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Foreigners Keep Their Stranglehold on Sumo

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Aside from vistas of Mount Fuji, cherry blossoms and sushi, nothing says Japan as much as sumo. Yet this quintessential Japanese sport, often called the national pastime, hasn’t had a home-grown champion in seven years. 

 

This year looks to be no different, as the Mongolian-born Harumafui captured the Emperors’s Cup at the traditional New Year tournament that kicks off the sumo year. He won the trophy by defeating yet another Mongolian champion, not to mention some Bulgarians and Estonians.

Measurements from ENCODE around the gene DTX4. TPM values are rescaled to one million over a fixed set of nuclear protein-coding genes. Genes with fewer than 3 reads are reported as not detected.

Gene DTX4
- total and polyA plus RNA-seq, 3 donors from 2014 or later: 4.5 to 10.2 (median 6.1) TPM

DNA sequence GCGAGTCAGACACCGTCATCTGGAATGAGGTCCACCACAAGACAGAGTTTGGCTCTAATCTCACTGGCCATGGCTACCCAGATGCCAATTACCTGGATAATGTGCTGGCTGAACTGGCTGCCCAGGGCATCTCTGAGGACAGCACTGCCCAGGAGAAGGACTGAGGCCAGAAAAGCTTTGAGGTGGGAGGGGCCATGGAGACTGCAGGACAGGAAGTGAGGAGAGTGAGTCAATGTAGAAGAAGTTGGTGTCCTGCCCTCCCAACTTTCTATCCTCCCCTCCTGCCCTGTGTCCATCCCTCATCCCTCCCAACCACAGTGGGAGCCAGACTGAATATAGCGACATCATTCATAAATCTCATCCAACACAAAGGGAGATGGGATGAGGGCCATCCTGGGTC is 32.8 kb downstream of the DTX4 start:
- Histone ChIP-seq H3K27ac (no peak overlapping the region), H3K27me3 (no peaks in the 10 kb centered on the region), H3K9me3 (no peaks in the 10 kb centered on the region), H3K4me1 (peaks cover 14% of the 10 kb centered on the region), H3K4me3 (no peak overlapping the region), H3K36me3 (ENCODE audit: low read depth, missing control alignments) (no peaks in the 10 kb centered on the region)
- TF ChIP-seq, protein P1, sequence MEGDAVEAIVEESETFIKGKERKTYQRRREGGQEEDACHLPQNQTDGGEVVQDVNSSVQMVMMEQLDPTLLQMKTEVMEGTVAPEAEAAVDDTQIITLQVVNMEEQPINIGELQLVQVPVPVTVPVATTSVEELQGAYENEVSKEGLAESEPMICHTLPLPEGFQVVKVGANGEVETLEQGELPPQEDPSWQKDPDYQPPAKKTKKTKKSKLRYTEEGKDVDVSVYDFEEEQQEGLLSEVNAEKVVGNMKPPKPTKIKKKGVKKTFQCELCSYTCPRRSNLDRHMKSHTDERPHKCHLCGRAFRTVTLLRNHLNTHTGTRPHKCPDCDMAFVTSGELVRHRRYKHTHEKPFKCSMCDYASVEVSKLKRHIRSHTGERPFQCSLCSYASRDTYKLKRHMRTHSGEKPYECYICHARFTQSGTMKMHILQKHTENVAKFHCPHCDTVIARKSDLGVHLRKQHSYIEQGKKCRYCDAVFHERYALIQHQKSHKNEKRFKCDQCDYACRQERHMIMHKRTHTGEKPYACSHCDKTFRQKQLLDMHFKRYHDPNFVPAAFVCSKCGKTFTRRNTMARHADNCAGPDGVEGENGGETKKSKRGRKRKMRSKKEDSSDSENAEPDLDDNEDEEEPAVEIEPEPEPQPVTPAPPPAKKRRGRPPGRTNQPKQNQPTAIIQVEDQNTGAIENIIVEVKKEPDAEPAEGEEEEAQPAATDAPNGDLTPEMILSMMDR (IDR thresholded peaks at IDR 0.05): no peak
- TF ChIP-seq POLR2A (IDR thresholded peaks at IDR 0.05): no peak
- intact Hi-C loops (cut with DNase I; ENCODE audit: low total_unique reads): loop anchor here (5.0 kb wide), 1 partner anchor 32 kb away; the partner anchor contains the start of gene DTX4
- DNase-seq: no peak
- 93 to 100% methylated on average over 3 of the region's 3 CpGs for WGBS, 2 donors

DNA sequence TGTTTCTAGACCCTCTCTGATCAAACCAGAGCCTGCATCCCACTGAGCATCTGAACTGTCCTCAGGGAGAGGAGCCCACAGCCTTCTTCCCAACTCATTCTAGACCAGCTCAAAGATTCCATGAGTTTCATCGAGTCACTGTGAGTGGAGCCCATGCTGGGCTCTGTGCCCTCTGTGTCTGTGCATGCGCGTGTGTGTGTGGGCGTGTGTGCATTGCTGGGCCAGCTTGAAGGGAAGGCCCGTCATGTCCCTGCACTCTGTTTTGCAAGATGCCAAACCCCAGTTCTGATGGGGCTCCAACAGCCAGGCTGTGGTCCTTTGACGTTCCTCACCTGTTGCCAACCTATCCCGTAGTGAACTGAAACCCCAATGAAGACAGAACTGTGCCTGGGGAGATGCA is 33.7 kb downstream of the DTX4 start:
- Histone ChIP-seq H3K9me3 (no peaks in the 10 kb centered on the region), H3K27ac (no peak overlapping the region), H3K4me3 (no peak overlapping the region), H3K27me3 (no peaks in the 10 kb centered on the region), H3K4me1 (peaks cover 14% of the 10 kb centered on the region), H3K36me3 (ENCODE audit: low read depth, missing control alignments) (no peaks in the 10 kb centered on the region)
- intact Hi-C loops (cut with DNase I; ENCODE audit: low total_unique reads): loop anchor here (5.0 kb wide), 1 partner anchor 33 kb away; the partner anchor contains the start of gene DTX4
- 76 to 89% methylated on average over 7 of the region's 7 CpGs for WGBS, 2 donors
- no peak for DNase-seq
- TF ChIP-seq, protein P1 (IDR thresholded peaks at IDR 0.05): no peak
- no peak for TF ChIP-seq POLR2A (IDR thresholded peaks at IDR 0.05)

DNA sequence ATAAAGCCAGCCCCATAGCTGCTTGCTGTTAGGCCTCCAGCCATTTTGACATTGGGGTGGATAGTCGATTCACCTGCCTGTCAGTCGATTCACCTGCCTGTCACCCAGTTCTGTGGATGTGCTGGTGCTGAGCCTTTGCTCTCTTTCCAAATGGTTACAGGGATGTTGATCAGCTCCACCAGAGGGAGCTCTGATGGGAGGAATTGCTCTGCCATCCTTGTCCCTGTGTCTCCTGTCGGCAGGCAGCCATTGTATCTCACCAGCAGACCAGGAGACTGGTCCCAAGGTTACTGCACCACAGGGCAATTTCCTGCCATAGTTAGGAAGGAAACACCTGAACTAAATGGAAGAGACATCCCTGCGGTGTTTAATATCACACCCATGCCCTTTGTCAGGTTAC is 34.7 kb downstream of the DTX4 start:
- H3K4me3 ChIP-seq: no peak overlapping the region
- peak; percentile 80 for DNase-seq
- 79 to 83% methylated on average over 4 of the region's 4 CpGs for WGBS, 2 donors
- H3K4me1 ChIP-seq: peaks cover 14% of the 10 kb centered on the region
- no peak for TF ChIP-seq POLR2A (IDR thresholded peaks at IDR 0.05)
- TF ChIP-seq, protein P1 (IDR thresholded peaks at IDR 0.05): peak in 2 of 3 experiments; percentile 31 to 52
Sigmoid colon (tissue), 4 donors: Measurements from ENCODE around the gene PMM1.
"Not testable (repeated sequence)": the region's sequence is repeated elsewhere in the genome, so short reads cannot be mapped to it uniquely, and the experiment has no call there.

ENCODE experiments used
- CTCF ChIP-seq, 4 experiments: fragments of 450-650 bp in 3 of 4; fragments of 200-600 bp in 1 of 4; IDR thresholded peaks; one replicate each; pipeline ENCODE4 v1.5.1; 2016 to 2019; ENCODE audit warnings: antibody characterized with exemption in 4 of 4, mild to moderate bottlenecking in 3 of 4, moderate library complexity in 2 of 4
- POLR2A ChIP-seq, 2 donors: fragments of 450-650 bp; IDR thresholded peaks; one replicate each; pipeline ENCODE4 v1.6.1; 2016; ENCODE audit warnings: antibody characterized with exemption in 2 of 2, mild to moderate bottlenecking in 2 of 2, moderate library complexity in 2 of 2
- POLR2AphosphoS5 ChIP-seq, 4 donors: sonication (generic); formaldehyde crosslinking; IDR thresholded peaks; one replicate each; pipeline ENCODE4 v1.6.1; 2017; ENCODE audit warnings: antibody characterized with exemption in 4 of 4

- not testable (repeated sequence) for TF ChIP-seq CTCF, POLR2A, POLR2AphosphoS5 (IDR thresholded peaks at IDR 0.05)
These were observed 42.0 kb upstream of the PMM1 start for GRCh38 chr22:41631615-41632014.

Paradoxically, sumo is an international sport that steadfastly refuses to go international. It is international in that many foreigners participate in Japan. Of the approximately 700 professional wrestlers, about 50 are...

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